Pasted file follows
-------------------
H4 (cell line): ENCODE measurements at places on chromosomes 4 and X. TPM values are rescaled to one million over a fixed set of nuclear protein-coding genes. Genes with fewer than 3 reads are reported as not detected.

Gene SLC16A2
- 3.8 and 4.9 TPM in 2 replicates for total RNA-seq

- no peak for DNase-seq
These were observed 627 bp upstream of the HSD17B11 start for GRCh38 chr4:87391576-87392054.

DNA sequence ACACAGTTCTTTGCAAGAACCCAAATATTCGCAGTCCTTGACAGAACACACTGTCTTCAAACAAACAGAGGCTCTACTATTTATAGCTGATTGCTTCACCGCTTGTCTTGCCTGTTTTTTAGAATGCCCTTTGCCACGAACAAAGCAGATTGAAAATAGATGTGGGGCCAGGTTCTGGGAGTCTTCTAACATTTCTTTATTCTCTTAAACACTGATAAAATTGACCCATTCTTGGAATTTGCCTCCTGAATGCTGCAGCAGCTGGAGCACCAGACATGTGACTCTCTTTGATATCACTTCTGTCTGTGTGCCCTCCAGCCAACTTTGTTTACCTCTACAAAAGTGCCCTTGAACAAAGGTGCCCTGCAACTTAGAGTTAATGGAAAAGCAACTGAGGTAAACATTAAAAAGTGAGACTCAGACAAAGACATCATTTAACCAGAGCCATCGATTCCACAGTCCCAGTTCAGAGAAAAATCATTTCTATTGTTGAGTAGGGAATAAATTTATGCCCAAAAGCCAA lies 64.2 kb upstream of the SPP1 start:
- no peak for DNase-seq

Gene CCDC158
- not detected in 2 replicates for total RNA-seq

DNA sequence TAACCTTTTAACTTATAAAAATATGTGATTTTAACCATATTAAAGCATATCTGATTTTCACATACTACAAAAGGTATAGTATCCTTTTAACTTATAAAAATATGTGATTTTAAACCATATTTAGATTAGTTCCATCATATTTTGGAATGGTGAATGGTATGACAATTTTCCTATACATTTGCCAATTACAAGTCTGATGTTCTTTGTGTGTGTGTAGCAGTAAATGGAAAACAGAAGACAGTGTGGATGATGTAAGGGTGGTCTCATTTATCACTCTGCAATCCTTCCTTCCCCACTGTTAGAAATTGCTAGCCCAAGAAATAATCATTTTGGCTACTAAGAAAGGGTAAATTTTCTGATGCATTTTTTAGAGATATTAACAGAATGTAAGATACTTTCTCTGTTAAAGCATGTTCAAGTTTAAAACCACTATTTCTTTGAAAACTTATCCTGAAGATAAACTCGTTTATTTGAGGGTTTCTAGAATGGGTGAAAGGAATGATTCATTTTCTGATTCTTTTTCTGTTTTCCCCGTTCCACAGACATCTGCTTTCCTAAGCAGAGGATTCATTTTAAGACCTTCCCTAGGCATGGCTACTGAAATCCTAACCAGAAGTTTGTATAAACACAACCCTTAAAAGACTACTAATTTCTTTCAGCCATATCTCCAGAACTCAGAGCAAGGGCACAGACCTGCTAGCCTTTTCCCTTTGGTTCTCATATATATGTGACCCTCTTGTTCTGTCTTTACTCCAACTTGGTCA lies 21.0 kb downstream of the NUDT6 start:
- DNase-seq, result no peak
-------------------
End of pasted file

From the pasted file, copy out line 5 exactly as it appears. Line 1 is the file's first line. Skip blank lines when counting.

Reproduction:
These were observed 627 bp upstream of the HSD17B11 start for GRCh38 chr4:87391576-87392054.